Adoption: How to Talk to Children

Family cuddling under a blanket

In 2015, 53,549 American children under the age of 18 were adopted from the foster care system, and, in 2016, 5,370 children from other countries were adopted by Americans (U.S. Department of Health and Human Services, 2015; U.S. Department of State, 2016). It is important that families who have been personally touched by adoption talk honestly about the adoption with their children. Even though the conversations can be difficult or uncomfortable at times, open communication about adoption is associated with enhanced family relationship quality, reduced child behavioral problems, and healthy identity development.

Here are some best practices for parents to keep in mind as they talk to their child about adoption:

  • Start Early – Begin having conversations about adoption as early as possible, even as early as infancy! Start with the adoption story or how the child came to be a part of the family. By starting the conversation early, parents can ensure their child learns of his or her adoption from them. To have the parents tell their child he or she is adopted is important and can help make adoption feel normal for the child.
  • Make Conversations Interactive – When talking about adoption, engage the child as much as possible and make him or her an active participant in the conversation. If possible, make conversations interactive by using photos, maps, documents from the adoption agency, songs, or games.
  • Embrace Curiosity – Children will naturally be curious about their adoption, especially as they grow up, and they may ask a lot of questions. Embrace this curiosity, and use your best judgment in determining how to respond to your child’s questions. The goal is to help your child feel comfortable and confident in asking questions and talking with you about his or her adoption.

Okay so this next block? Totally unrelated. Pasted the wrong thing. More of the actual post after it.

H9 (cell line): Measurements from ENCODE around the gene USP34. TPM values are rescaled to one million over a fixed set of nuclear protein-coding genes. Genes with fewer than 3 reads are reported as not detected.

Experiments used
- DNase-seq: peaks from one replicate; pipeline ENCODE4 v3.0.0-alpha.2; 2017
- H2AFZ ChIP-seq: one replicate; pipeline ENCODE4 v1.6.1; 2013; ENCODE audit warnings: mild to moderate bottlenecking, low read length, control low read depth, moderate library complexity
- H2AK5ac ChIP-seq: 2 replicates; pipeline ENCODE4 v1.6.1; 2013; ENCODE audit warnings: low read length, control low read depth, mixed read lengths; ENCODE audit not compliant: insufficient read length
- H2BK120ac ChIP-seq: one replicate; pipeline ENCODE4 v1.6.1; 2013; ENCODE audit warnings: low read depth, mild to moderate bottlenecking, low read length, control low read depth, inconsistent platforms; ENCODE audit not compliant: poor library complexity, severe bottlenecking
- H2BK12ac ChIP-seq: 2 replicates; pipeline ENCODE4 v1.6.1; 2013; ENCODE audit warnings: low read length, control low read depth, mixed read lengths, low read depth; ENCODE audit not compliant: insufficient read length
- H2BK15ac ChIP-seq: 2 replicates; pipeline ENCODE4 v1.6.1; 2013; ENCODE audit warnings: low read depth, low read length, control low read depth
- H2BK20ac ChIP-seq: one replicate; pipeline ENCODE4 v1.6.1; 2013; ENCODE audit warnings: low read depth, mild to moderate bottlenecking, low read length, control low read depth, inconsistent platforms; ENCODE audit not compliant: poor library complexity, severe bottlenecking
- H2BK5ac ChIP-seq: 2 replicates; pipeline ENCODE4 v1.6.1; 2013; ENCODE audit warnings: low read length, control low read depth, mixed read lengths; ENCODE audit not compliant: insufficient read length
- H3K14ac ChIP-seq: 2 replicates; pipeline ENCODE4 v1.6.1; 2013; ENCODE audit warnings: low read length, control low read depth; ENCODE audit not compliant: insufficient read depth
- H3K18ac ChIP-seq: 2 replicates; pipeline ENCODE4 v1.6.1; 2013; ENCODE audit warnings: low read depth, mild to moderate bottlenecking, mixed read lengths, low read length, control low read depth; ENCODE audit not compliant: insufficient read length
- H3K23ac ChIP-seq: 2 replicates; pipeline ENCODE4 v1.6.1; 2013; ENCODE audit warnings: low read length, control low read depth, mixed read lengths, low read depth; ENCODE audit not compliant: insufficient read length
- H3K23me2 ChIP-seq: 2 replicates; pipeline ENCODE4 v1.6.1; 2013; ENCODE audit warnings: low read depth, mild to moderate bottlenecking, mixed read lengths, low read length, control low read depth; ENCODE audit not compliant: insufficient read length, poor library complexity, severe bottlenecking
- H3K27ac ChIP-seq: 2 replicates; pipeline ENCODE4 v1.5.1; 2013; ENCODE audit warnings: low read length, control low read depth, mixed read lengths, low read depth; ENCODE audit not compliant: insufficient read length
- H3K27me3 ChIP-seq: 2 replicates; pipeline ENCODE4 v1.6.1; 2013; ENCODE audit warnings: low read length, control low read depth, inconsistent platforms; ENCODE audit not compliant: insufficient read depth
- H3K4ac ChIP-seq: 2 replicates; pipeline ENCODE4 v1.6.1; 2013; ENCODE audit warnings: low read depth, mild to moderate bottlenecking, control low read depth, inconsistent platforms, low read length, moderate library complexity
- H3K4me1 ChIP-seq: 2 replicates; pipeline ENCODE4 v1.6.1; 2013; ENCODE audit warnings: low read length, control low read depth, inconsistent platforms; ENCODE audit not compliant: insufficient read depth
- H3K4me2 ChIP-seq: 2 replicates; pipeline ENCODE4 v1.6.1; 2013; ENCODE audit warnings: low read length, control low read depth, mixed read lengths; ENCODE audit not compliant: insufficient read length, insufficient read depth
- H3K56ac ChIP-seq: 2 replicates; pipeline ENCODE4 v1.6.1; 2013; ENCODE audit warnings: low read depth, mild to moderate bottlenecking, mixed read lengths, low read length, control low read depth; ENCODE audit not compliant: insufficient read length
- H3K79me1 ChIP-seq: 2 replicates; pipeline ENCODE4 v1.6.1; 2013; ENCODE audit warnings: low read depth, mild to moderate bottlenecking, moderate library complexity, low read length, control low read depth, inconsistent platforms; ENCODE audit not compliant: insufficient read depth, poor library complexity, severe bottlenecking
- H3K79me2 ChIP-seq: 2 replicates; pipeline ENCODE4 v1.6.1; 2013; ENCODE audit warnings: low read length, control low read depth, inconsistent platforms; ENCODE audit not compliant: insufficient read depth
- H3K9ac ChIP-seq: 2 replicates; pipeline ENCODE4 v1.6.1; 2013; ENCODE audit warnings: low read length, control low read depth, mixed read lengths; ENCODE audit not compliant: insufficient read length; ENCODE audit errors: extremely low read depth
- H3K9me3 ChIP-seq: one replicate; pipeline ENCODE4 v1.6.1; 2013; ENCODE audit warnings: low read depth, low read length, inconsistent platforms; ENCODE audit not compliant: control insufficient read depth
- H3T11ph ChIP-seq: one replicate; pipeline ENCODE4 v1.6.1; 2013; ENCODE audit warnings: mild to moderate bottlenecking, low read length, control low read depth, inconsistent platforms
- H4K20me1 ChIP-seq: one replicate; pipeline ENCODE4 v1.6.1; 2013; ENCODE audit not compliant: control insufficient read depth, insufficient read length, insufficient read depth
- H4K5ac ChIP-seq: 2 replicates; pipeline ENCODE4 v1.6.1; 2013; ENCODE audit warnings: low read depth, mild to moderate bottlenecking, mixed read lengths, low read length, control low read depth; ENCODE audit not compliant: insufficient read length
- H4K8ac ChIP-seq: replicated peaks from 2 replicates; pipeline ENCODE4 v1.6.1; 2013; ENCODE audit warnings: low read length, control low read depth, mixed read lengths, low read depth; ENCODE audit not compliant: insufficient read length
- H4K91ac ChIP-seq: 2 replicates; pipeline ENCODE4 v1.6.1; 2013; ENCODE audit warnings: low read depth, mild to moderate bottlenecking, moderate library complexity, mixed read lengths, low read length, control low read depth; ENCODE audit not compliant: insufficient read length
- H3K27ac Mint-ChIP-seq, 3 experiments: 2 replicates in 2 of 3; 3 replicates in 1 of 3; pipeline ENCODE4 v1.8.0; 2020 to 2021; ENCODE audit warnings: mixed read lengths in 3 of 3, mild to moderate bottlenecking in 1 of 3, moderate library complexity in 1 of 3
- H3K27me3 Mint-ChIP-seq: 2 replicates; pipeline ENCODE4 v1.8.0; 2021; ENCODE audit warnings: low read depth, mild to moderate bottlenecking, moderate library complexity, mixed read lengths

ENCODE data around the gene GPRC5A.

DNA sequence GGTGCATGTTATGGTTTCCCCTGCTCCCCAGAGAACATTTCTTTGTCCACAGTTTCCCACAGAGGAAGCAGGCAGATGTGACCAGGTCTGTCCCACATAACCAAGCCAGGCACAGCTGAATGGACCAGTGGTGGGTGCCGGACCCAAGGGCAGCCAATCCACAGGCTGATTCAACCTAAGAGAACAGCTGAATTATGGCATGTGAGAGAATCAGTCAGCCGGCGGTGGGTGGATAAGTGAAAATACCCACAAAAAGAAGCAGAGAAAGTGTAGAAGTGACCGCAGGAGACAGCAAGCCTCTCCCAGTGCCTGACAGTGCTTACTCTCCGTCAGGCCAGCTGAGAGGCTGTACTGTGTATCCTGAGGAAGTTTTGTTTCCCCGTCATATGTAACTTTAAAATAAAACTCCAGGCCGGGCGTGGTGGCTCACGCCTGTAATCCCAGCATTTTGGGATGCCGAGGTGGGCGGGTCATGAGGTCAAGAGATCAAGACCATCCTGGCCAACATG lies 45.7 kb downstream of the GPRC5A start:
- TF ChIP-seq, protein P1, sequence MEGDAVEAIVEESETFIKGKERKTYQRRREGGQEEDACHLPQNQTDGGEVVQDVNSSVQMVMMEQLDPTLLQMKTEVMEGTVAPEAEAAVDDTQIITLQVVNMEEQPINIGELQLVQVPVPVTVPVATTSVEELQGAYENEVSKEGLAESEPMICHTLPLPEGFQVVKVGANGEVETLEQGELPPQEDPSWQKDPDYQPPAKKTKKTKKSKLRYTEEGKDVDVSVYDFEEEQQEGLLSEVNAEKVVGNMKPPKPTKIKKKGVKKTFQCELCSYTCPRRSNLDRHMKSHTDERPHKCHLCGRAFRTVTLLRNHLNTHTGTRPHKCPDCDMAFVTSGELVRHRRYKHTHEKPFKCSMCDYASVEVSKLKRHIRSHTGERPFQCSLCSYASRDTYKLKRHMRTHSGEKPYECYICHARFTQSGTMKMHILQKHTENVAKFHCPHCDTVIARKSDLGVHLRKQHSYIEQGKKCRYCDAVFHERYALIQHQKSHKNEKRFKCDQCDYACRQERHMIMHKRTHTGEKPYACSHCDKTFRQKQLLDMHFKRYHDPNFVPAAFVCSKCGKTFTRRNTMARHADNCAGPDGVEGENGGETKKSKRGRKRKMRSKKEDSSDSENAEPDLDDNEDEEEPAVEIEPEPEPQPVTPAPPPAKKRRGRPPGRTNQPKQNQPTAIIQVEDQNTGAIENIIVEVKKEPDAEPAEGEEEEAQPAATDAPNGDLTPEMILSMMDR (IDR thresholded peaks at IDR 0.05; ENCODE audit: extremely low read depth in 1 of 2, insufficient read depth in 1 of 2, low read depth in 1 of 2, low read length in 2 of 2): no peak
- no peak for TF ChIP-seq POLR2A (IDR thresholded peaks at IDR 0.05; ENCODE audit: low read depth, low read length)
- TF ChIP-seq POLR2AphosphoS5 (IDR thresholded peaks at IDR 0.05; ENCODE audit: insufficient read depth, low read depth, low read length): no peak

• Take the Child’s Perspective – Often, it can be difficult for parents to determine what to share with their child about the For parents who are unsure of what to share, it may be useful for them to place themselves in their child’s position and ask, “What information would I want to know?” and “How would I want to hear that information?” These and similar questions may help identify supportive and caring ways to communicate with and relate to your child.
  • Emphasize the Positive – Children may experience negative thoughts and feelings about adoption that impact their self-worth. Parents can help alleviate these feelings by initiating open conversations that support them. For example, parents and children could discuss how their birth parents’ decision to place him or her for adoption was motivated by good intentions, how important he or she is  to the adopted family, how the adopted family is a permanent home for him or her, and how much each member of the adopted family loves him or her.

References

Johnson, C. (2017). Introduction. In C. Johnson & M. Lestino (Eds.), Adoption by the numbers: A comprehensive report of U.S. adoption statistics. Retrieved from https://www.adoptioncouncil.org/files/large/249e5e967173624

U.S. Department of Health and Human Services. (2015). The AFCARS report. Retrieved from https://www.acf.hhs.gov/sites/default/files/cb/afcarsreport23.pdf

U.S. Department of State. (2016). Intercountry adoption statistics. Retrieved from https://travel.state.gov/content/adoptionsabroad/en/about-us/statistics.html

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